Scrooge’s post-modern wine Christmas Carol leaves a very bad taste in his mouth
Marley was dead. And good riddance, thought Scrooge. Marley had actually suggested making wine people could afford to drink, and marketing it to consumers who weren’t aging Baby Boomers. Who needs that? sneered Scrooge.
Not him. He was No. 9 on The Most Important and Smartest Wine Geniuses List compiled by one of the wine magazines.
Now, if he could only get rid of that damned Cratchit, his winemaker. She kept insisting on using only pinot noir in the pinot noir and cutting back on the Mega Purple. And she had even been talking using ingredient labels for the wine. Obviously, Scrooge thought, she wasn’t a team player.
Scrooge’s iPhone 11 beeped. The face of a woman appeared with the text. Spam, thought Scrooge, and he deleted it. But the face popped up again.
“Do you recognize me?” asked the face.
Scrooge deleted the text again, but the face was still there. He looked at it, and he remembered his early days at the winery. Man, they had made some great wine then, like those $8.99 California field blends. But what was the point? The wine hadn’t been smooth, so no focus group would have approved.
Scrooge put the phone down, picked up the remote, turned on his 65-inch smart TV. Another face appeared, this time a man with a red beard. “Do you recognize me?” he asked.
Scrooge changed the channel, but the face was still there. Then it faded, and Scrooge saw Cratchit in the winery. She was blending grapes, and Scrooge recognized those damned Rhone varietals she kept trying to sneak in. I told her to dump that stuff, he thought. She knows she is supposed to make merlot, and she also knows it had better be more than a little sweet. Because women don’t like dry red wine.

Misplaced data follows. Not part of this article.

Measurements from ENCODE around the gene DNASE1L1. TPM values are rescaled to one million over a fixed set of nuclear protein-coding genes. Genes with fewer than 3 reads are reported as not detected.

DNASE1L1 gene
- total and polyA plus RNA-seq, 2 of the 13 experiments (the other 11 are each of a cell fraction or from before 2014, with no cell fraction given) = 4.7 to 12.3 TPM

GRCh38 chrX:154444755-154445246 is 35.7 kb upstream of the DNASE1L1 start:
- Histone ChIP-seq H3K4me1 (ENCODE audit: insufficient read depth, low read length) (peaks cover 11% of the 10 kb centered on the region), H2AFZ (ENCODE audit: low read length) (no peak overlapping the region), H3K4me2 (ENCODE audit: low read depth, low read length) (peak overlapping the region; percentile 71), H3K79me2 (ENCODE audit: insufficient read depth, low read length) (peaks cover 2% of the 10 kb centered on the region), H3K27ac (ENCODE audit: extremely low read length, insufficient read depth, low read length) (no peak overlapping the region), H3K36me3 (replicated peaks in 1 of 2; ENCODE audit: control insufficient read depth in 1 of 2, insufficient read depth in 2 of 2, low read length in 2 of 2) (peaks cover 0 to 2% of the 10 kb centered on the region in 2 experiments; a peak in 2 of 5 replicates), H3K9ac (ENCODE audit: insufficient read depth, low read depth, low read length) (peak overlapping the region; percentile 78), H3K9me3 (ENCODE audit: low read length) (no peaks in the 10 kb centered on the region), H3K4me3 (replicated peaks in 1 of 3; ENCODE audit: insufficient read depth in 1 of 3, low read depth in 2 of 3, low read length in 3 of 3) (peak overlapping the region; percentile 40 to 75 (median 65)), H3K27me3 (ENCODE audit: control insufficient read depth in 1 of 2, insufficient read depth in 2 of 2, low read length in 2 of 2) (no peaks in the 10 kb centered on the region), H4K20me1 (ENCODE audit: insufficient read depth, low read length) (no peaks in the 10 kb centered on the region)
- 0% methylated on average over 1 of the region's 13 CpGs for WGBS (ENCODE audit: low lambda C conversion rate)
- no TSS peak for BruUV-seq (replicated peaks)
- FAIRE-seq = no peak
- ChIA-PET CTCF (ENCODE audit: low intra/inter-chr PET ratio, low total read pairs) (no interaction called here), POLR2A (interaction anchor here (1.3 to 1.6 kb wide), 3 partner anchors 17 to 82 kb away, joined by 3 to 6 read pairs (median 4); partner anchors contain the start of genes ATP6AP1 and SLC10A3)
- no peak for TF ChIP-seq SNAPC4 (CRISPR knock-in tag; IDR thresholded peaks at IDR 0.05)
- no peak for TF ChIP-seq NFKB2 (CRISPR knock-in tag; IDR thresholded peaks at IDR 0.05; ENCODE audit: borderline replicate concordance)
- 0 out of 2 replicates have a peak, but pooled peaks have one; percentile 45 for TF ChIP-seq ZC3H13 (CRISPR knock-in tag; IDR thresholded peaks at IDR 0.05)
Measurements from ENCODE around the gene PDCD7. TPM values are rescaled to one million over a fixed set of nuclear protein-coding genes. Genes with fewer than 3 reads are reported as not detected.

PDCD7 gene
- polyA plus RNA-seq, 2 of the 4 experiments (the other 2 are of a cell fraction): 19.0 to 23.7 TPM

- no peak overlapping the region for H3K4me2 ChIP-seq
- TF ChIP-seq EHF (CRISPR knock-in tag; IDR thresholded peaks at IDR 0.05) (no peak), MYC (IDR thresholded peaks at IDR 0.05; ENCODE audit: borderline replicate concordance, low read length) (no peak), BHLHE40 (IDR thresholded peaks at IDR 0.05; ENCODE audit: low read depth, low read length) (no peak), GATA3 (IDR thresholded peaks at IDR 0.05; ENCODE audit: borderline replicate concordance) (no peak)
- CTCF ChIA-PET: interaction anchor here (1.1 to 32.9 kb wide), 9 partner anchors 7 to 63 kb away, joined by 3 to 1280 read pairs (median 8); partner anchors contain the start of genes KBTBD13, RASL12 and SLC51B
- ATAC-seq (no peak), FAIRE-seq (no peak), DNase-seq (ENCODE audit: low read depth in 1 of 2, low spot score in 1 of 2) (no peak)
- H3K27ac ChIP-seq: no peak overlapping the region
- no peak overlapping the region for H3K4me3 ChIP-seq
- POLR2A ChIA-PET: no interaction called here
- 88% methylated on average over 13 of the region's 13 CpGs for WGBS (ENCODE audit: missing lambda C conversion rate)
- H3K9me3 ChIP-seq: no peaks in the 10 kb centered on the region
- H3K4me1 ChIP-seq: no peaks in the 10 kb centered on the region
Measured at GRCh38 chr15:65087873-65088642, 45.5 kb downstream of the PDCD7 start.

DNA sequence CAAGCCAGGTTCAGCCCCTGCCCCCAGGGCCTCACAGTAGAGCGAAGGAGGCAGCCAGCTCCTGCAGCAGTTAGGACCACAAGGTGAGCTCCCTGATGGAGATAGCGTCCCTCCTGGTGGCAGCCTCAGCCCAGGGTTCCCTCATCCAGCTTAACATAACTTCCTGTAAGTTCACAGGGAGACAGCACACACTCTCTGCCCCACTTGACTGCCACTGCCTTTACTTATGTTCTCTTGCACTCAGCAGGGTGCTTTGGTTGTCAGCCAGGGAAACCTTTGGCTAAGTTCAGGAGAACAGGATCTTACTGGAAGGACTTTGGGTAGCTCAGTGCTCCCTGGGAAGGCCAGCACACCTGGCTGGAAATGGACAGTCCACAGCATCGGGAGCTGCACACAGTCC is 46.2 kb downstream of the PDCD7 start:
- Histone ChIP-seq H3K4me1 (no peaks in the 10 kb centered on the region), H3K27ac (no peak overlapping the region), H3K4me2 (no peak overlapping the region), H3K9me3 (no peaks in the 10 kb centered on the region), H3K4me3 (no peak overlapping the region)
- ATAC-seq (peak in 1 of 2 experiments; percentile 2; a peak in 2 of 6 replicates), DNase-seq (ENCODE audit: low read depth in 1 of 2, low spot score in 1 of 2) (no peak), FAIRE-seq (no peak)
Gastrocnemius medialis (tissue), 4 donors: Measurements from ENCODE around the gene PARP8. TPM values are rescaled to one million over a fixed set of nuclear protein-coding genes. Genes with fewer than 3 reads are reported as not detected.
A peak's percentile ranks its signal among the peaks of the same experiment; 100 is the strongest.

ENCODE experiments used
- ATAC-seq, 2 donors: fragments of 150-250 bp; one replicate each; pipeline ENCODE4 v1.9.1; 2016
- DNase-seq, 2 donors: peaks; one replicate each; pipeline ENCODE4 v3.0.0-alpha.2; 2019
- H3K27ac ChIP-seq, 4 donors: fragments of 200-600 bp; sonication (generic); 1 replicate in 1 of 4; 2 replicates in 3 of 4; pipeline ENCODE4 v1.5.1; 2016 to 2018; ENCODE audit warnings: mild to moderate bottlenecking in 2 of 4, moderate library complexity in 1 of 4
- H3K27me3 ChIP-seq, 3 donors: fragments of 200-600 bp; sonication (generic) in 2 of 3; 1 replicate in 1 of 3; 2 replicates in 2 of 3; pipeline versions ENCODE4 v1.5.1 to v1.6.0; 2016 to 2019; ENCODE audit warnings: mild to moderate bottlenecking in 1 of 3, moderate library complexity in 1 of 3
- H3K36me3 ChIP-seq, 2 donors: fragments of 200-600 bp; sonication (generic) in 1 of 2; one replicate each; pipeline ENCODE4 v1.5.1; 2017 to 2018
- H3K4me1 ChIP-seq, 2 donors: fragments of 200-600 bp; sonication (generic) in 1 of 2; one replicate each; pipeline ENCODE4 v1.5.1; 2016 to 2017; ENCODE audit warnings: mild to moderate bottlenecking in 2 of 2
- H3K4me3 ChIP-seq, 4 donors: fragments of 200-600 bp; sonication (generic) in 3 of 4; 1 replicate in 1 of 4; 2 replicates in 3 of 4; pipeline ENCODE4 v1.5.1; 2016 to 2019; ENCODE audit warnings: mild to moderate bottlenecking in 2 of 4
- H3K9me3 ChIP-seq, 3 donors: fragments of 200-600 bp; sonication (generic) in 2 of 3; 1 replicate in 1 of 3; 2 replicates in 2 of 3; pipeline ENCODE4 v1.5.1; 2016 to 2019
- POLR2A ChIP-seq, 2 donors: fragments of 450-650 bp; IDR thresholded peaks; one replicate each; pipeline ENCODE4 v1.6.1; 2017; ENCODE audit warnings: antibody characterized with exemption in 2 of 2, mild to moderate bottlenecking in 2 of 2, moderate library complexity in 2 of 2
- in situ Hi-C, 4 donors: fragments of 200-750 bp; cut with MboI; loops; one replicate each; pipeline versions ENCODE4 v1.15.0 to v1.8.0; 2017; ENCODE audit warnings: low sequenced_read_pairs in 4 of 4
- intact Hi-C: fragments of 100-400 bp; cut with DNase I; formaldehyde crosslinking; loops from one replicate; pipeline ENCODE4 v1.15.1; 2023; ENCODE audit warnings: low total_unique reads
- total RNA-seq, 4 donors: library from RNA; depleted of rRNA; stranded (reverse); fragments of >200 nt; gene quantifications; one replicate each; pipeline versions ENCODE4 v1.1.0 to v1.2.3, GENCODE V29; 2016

I guess she didn’t believe me when I told her we only wanted team players, thought Scrooge. And if you’re not a team player, you can look for a job elsewhere – even if it is Christmas and even if you need the health insurance because your son Tim is sick.
Scrooge walked into the kitchen, past the Viking Tuscany range and opened the SubZero Pro refrigerator. He wanted a glass of that fake oak, 15 percent chardonnay that his marketing director said would sell like crazy.
A third face appeared, with glasses, a hat, and a scruffy beard. “I know you recognize me,” said the face.
Scrooge blinked, and then he seemed to be in some sort of home, surrounded by several other ancient winery executives. They were telling stories about the old days, when ordinary people drank wine, and they laughed and smiled and almost cried in their happiness.
Then he was back in his kitchen, in front of the SubZero, and the bearded face was still there: “Well?” it asked.
“I’m just one man,” Scrooge said. “We have to start somewhere,” said the face. And Scrooge nodded in agreement. Maybe those Rhone varietals were a good idea after all.
A tip o’ the Curmudgeon’s fedora to Charles Dickens, who will hopefully forgive me for taking such wine-themed liberties with his story.